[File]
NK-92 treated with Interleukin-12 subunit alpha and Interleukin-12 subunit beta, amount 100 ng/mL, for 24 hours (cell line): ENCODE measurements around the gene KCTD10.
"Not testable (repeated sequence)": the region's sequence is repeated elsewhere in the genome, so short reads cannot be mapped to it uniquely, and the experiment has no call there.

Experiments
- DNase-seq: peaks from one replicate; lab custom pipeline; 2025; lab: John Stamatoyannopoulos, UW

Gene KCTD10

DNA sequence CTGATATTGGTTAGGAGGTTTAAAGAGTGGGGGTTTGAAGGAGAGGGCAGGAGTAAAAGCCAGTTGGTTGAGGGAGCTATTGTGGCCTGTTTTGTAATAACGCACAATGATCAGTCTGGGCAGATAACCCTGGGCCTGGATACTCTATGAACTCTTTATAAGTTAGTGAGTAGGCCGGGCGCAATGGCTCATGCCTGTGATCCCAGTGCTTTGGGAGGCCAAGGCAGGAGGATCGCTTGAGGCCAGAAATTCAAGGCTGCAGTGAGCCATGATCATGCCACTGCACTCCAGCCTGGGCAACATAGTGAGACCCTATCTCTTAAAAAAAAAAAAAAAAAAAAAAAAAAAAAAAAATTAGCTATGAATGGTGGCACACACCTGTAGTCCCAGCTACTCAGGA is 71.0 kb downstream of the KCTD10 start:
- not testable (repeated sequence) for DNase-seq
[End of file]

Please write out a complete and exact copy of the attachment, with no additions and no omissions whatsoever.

NK-92 treated with Interleukin-12 subunit alpha and Interleukin-12 subunit beta, amount 100 ng/mL, for 24 hours (cell line): ENCODE measurements around the gene KCTD10.
"Not testable (repeated sequence)": the region's sequence is repeated elsewhere in the genome, so short reads cannot be mapped to it uniquely, and the experiment has no call there.

Experiments
- DNase-seq: peaks from one replicate; lab custom pipeline; 2025; lab: John Stamatoyannopoulos, UW

Gene KCTD10

DNA sequence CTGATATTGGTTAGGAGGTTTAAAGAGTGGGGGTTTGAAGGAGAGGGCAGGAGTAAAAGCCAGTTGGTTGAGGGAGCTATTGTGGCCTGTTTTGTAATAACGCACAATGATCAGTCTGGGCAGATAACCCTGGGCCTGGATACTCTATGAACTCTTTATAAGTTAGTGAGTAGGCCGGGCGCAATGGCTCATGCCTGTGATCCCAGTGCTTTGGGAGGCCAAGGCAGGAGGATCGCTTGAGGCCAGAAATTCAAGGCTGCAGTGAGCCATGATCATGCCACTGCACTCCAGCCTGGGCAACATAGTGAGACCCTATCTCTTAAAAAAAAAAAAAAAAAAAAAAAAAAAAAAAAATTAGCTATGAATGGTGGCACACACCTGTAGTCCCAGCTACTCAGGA is 71.0 kb downstream of the KCTD10 start:
- not testable (repeated sequence) for DNase-seq